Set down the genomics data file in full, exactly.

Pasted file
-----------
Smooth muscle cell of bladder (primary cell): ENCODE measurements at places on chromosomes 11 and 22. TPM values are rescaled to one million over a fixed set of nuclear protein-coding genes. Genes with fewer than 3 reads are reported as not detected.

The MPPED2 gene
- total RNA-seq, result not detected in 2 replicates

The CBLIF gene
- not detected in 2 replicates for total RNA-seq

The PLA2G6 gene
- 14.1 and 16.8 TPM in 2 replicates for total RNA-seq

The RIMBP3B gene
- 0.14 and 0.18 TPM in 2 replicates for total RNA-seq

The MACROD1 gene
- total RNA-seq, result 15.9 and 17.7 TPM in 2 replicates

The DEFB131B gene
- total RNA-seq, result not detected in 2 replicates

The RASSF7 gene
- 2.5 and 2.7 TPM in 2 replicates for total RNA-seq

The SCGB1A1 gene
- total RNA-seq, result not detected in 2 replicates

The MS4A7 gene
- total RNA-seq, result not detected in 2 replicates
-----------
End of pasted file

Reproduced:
Smooth muscle cell of bladder (primary cell): ENCODE measurements at places on chromosomes 11 and 22. TPM values are rescaled to one million over a fixed set of nuclear protein-coding genes. Genes with fewer than 3 reads are reported as not detected.

The MPPED2 gene
- total RNA-seq, result not detected in 2 replicates

The CBLIF gene
- not detected in 2 replicates for total RNA-seq

The PLA2G6 gene
- 14.1 and 16.8 TPM in 2 replicates for total RNA-seq

The RIMBP3B gene
- 0.14 and 0.18 TPM in 2 replicates for total RNA-seq

The MACROD1 gene
- total RNA-seq, result 15.9 and 17.7 TPM in 2 replicates

The DEFB131B gene
- total RNA-seq, result not detected in 2 replicates

The RASSF7 gene
- 2.5 and 2.7 TPM in 2 replicates for total RNA-seq

The SCGB1A1 gene
- total RNA-seq, result not detected in 2 replicates

The MS4A7 gene
- total RNA-seq, result not detected in 2 replicates